"Outside the walls, we can't control it," Williams said. "I'm trying to tone it down a bit and tell people to be more realistic, but it's a runaway train. So, I can't worry about it."
For now, the players are gaining the full trust of the coaching staff, as well as getting to know them on a personal level. But the moment Williams was introduced in April, the players gave him instant respect. That credibility hasn't worn off. He commands their attention throughout practice, during stretching, at any time he speaks.
Junior Jawad Williams said basketball isn't a burden any longer, and back to being fun. He admits Williams' track record speaks for itself. And while most of the current Tar Heels can't recall every title game appearance, they know Williams has taken Kansas to the past two Final Fours a national title game appearance just a few months ago.
It also didn't hurt that Williams is part of the Carolina family and familiar with every player. It certainly helped in any adjustment period when Michael Jordan, Kenny Smith, Brad Daugherty, Antawn Jamison, and one of the players' favorites on campus -- Phil Ford -- told them how much they'll love playing for Williams.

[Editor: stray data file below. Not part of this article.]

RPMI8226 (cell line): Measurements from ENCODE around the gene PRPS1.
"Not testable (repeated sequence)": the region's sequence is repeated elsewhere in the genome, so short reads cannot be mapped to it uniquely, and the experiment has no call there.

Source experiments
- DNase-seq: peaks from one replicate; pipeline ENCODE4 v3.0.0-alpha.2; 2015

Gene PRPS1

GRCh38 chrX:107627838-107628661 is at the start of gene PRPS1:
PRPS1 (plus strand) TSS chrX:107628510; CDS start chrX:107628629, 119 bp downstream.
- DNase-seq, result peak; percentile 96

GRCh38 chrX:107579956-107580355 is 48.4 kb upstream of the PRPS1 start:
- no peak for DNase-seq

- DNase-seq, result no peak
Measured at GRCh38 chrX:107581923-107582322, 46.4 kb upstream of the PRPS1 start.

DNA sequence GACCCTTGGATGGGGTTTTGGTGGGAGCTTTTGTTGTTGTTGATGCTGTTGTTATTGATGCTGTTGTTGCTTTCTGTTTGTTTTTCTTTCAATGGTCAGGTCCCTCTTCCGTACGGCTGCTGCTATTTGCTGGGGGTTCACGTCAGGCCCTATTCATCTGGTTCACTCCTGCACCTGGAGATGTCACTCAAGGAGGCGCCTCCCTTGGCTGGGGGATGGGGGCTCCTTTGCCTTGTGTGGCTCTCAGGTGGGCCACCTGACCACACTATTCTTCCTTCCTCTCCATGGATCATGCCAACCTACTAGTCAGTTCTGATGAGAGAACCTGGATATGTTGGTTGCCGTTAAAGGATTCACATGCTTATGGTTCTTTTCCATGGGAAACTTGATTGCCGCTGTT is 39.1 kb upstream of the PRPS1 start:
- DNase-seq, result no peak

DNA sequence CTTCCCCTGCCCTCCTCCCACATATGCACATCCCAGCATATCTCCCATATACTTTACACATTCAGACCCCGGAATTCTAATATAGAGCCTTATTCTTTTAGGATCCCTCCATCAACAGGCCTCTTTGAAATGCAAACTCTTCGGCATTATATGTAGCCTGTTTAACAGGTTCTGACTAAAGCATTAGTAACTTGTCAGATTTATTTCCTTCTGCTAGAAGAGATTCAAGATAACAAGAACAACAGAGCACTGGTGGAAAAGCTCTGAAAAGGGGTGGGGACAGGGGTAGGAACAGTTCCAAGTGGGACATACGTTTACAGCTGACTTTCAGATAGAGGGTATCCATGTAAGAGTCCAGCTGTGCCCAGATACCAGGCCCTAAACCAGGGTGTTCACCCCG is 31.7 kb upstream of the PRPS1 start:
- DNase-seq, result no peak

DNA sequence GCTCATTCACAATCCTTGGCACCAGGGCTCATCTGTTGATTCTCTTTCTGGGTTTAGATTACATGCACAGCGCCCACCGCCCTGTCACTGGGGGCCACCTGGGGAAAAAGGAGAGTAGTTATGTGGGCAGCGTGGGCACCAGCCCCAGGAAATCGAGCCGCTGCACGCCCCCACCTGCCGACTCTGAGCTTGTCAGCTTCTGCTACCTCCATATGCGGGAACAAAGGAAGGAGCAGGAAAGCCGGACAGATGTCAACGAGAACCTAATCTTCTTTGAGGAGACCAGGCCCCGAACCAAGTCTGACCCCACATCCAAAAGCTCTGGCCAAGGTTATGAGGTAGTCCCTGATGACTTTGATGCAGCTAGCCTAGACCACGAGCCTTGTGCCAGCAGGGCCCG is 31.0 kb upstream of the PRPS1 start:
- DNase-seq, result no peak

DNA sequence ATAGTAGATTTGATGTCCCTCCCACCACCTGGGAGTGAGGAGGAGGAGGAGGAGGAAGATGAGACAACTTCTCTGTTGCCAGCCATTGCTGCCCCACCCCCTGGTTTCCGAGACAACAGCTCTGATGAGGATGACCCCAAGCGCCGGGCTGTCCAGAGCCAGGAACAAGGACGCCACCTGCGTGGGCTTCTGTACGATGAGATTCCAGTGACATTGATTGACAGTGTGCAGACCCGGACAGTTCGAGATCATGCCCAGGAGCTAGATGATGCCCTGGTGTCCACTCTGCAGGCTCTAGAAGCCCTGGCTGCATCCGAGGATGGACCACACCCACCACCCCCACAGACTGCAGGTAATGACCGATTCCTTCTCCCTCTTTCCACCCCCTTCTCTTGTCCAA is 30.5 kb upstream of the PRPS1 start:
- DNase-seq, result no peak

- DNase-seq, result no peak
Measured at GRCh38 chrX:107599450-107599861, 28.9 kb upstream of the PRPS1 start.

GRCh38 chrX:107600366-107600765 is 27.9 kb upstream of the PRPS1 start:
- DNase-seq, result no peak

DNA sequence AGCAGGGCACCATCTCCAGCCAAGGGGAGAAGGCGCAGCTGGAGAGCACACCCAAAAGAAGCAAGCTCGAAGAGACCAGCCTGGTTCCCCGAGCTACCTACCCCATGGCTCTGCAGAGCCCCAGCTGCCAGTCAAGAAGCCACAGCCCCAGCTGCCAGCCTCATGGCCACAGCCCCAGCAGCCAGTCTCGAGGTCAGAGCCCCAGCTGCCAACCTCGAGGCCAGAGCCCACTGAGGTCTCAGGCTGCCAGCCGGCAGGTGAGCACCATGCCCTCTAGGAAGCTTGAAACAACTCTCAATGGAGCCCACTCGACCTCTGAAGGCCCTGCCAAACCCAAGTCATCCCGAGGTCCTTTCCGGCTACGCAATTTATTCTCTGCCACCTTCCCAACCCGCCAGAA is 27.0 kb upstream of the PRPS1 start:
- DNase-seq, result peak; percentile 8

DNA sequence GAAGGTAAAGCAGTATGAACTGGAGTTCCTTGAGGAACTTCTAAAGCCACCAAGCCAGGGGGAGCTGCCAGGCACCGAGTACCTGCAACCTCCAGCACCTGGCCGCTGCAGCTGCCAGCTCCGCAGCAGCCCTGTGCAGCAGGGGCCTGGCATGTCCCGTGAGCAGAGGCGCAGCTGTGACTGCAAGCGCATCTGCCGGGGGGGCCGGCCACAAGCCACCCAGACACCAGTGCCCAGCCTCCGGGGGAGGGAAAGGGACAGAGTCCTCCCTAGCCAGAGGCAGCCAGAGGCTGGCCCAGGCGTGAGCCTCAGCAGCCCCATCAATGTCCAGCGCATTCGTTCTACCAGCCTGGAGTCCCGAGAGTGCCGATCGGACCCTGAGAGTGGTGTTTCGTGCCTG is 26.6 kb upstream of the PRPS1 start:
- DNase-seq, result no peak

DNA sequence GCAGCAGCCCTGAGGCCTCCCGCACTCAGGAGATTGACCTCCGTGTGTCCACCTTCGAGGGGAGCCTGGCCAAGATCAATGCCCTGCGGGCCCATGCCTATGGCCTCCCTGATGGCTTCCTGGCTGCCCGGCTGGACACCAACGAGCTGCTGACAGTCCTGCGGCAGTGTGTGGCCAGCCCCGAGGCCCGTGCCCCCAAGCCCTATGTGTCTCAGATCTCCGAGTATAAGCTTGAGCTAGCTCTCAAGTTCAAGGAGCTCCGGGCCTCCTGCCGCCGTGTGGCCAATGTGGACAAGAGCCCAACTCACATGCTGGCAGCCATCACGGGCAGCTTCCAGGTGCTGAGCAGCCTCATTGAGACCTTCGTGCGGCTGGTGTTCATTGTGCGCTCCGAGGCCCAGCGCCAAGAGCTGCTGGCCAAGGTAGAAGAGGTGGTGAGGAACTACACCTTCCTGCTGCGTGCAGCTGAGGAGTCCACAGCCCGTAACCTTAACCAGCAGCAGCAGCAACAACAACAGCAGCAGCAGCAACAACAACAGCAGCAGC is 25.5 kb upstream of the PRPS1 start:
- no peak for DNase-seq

"There are high expectations on him and on us," Felton said. "He's been in the big games. The talent is there but the talent was there last year, too."
Felton is a believer in Williams' offensive system, especially the secondary break. As Williams said, his theories on running a break are to score against mismatches. He wants to beat a team before it can set up its defense. The primary break may be the quick hit when the numbers favor the offense, but Williams looks just as much for the secondary break -- that in-between time while the defense is still getting set, but not totally ready for a halfcourt set.